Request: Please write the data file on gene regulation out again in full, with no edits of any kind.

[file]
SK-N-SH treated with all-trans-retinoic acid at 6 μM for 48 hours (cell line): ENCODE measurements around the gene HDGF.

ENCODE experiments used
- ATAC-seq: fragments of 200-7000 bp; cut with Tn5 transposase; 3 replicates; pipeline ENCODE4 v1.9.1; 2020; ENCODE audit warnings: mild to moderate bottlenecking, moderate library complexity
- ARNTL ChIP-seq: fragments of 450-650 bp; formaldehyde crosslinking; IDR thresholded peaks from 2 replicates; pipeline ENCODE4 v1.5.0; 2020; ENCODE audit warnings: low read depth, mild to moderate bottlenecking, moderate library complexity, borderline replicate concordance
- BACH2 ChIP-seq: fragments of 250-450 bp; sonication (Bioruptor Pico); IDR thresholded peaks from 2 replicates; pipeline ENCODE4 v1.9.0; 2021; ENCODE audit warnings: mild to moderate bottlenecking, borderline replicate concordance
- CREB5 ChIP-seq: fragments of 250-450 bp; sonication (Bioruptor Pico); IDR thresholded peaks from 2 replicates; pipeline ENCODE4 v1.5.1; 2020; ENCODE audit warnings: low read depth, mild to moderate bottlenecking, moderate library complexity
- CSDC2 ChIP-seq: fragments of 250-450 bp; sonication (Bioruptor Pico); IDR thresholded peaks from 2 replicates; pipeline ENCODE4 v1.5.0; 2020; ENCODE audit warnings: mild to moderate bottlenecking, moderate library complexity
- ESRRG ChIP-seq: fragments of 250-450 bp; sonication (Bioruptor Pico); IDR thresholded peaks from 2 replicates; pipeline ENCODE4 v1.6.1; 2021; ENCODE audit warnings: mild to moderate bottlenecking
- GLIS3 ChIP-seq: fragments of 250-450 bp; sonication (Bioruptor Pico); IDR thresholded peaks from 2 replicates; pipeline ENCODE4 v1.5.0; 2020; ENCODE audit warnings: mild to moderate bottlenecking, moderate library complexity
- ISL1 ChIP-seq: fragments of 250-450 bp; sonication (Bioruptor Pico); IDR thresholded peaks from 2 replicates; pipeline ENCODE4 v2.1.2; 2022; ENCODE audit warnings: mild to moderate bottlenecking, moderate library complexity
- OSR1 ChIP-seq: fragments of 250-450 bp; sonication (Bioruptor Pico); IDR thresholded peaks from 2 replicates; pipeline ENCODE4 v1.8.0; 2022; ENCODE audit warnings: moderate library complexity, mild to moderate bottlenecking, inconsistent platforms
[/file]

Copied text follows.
SK-N-SH treated with all-trans-retinoic acid at 6 μM for 48 hours (cell line): ENCODE measurements around the gene HDGF.

ENCODE experiments used
- ATAC-seq: fragments of 200-7000 bp; cut with Tn5 transposase; 3 replicates; pipeline ENCODE4 v1.9.1; 2020; ENCODE audit warnings: mild to moderate bottlenecking, moderate library complexity
- ARNTL ChIP-seq: fragments of 450-650 bp; formaldehyde crosslinking; IDR thresholded peaks from 2 replicates; pipeline ENCODE4 v1.5.0; 2020; ENCODE audit warnings: low read depth, mild to moderate bottlenecking, moderate library complexity, borderline replicate concordance
- BACH2 ChIP-seq: fragments of 250-450 bp; sonication (Bioruptor Pico); IDR thresholded peaks from 2 replicates; pipeline ENCODE4 v1.9.0; 2021; ENCODE audit warnings: mild to moderate bottlenecking, borderline replicate concordance
- CREB5 ChIP-seq: fragments of 250-450 bp; sonication (Bioruptor Pico); IDR thresholded peaks from 2 replicates; pipeline ENCODE4 v1.5.1; 2020; ENCODE audit warnings: low read depth, mild to moderate bottlenecking, moderate library complexity
- CSDC2 ChIP-seq: fragments of 250-450 bp; sonication (Bioruptor Pico); IDR thresholded peaks from 2 replicates; pipeline ENCODE4 v1.5.0; 2020; ENCODE audit warnings: mild to moderate bottlenecking, moderate library complexity
- ESRRG ChIP-seq: fragments of 250-450 bp; sonication (Bioruptor Pico); IDR thresholded peaks from 2 replicates; pipeline ENCODE4 v1.6.1; 2021; ENCODE audit warnings: mild to moderate bottlenecking
- GLIS3 ChIP-seq: fragments of 250-450 bp; sonication (Bioruptor Pico); IDR thresholded peaks from 2 replicates; pipeline ENCODE4 v1.5.0; 2020; ENCODE audit warnings: mild to moderate bottlenecking, moderate library complexity
- ISL1 ChIP-seq: fragments of 250-450 bp; sonication (Bioruptor Pico); IDR thresholded peaks from 2 replicates; pipeline ENCODE4 v2.1.2; 2022; ENCODE audit warnings: mild to moderate bottlenecking, moderate library complexity
- OSR1 ChIP-seq: fragments of 250-450 bp; sonication (Bioruptor Pico); IDR thresholded peaks from 2 replicates; pipeline ENCODE4 v1.8.0; 2022; ENCODE audit warnings: moderate library complexity, mild to moderate bottlenecking, inconsistent platforms